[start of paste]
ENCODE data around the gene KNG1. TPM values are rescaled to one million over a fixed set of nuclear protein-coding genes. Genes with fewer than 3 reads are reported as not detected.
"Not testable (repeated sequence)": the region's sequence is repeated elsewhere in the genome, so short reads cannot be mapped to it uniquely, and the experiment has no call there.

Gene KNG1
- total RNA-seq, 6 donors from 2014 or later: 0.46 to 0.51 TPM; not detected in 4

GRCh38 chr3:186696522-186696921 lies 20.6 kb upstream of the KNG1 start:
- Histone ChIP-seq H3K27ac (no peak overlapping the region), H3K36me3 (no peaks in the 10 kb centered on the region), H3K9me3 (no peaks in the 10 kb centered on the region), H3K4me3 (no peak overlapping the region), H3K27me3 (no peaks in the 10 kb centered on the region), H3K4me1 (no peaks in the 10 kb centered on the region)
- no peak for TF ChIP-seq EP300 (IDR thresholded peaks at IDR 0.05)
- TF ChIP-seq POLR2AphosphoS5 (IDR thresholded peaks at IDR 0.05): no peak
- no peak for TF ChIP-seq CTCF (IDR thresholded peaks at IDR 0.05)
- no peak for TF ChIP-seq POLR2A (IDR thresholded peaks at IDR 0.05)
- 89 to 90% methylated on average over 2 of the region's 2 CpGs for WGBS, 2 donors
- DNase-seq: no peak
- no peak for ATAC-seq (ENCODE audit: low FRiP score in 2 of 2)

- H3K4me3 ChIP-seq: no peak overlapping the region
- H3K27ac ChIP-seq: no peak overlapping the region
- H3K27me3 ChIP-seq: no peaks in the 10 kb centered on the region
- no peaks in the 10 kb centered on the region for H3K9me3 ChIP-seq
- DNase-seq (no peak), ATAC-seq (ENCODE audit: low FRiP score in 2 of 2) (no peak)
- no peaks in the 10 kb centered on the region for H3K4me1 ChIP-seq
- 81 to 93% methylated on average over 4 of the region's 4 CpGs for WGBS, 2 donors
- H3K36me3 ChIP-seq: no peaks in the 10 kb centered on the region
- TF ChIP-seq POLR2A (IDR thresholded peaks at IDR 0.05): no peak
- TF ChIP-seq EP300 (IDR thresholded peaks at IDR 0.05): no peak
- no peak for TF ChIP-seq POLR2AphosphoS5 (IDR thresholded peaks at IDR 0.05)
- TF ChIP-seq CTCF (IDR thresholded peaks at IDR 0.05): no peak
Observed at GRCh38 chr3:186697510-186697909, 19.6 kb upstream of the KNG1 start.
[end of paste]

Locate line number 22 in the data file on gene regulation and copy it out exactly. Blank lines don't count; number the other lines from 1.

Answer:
- TF ChIP-seq POLR2A (IDR thresholded peaks at IDR 0.05): no peak